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By Meghan Overdeep
October 15, 2018
Scott Olson/Getty Images

Though Florida's Panhandle bore the brunt of Hurricane Michael's wrath last week, the monster storm still packed powerful winds well over 100 mph when it roared into Southern Georgia on Wednesday evening.

The impoverished city of Albany was especially hard-hit. The Washington Post reports that countless live oaks and pines where downed, damaging hundreds of homes. Bumper crops of pecans and cotton were devasted and more than half the city remains without power.

It's the third time in the past two years that Albany has been walloped by Mother Nature—a tornado left five people dead in January 2017, and Hurricane Irma struck just eight months later.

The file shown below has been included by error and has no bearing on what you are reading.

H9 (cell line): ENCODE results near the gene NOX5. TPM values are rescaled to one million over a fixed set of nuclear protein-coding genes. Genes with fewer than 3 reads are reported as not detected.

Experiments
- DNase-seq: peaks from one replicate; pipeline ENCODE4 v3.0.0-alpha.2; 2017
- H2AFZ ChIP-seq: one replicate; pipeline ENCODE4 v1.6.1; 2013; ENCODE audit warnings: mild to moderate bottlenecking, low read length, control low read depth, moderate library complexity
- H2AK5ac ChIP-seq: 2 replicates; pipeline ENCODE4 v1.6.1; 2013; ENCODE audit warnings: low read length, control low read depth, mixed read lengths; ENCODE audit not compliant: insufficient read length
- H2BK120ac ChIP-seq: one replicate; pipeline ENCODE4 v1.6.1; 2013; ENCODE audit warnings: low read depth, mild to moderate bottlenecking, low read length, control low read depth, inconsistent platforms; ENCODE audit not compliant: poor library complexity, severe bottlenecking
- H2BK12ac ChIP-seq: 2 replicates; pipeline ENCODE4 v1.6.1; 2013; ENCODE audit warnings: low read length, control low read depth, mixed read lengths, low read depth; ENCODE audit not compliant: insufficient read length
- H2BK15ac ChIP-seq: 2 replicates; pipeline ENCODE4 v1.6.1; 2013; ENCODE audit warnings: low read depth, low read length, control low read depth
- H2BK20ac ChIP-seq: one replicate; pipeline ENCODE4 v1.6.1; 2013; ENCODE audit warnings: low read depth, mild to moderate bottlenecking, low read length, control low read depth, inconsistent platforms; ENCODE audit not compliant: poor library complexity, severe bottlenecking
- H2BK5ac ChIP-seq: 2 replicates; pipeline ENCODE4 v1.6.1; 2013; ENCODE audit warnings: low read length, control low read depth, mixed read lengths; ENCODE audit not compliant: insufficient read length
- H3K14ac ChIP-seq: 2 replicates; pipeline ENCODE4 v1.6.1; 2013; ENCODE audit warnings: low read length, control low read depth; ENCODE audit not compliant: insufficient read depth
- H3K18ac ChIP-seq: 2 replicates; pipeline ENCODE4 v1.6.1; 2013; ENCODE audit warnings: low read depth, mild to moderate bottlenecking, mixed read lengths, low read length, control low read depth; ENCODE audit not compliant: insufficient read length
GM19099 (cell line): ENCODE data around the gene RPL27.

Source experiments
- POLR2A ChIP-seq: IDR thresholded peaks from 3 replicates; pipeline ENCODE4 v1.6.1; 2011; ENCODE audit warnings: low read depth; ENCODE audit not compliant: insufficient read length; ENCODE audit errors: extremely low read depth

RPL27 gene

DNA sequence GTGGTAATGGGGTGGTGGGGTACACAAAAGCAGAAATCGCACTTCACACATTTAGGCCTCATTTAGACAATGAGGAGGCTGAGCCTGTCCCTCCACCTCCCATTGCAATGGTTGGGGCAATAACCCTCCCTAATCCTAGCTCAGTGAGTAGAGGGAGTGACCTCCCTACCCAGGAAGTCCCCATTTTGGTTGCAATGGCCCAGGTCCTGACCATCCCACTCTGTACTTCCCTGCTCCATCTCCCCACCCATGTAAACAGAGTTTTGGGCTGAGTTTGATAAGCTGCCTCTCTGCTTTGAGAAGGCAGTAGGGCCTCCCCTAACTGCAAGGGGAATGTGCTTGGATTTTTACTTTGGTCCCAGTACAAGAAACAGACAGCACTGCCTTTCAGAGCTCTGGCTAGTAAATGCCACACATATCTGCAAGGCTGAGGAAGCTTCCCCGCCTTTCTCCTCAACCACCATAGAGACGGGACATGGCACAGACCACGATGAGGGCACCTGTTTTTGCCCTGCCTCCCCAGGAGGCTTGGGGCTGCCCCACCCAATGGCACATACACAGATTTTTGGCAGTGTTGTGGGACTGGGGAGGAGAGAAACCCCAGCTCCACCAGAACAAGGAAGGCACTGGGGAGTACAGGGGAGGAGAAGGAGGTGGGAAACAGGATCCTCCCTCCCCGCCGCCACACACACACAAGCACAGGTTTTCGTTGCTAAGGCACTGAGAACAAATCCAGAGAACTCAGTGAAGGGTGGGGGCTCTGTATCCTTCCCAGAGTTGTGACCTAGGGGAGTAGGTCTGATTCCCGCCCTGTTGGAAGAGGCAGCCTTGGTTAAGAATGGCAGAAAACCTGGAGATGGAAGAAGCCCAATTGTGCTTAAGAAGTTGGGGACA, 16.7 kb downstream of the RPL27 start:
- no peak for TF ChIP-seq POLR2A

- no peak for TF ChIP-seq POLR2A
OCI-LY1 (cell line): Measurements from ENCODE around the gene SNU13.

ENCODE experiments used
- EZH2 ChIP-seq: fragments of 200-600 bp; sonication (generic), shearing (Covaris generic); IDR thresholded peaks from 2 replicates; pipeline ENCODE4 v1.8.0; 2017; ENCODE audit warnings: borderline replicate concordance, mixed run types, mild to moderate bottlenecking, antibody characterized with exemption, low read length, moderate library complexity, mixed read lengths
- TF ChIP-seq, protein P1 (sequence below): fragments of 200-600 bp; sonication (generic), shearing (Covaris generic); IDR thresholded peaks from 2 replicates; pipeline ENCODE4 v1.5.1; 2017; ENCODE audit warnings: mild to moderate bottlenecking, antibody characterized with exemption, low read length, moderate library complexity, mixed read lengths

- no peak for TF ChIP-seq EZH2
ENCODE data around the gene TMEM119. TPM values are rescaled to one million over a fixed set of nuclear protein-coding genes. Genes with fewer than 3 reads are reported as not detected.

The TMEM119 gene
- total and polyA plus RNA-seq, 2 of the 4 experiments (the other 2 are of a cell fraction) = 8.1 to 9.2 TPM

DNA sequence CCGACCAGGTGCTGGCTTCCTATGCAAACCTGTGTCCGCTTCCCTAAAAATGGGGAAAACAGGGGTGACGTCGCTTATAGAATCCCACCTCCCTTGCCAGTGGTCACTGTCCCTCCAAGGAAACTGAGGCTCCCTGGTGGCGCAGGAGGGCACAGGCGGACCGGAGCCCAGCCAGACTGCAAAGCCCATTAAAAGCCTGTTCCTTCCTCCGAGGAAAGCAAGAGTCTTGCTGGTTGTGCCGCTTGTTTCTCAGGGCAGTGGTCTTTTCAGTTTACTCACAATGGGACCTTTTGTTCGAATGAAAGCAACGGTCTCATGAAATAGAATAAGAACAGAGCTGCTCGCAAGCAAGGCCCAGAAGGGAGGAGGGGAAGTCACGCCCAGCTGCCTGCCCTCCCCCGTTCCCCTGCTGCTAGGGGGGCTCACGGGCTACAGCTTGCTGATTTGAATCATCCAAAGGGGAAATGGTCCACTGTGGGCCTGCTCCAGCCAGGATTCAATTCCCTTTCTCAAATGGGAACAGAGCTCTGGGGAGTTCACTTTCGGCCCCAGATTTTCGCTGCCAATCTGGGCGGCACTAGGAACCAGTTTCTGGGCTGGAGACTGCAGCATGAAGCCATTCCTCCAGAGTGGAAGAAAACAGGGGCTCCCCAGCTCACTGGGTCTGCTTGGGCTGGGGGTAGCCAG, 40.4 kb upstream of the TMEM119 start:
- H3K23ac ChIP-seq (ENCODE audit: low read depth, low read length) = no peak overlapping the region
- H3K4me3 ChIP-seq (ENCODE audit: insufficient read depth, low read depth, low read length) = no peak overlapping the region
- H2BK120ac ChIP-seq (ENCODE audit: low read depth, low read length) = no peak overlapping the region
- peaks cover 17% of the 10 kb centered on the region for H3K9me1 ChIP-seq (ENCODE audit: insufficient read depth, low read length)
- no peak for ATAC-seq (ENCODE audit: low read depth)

A tree that fell during the 2017 tornado still lies in resident Yolander Shazer's backyard. "We didn't have time to recover from the last storm," she told the Post.

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Now, in the aftermath of Michael, the situation in Albany is dire.

Disaster relief officials are looking for volunteers to help dig out, in particular, experienced tree cutters and people to man chainsaw gangs. Because the nearest working station—in a county over—has been plagued with long lines, they're also in desperate need of gasoline to run chainsaws.

Samaritan's Purse, a humanitarian aid organization, has teamed up with a Sherwood Baptist Church to provide the city with much-needed aid. Those available to volunteer can sign up at Monetary donations can also be made to the Sherwood Baptist Church's "Albany Storm Relief" online fund here.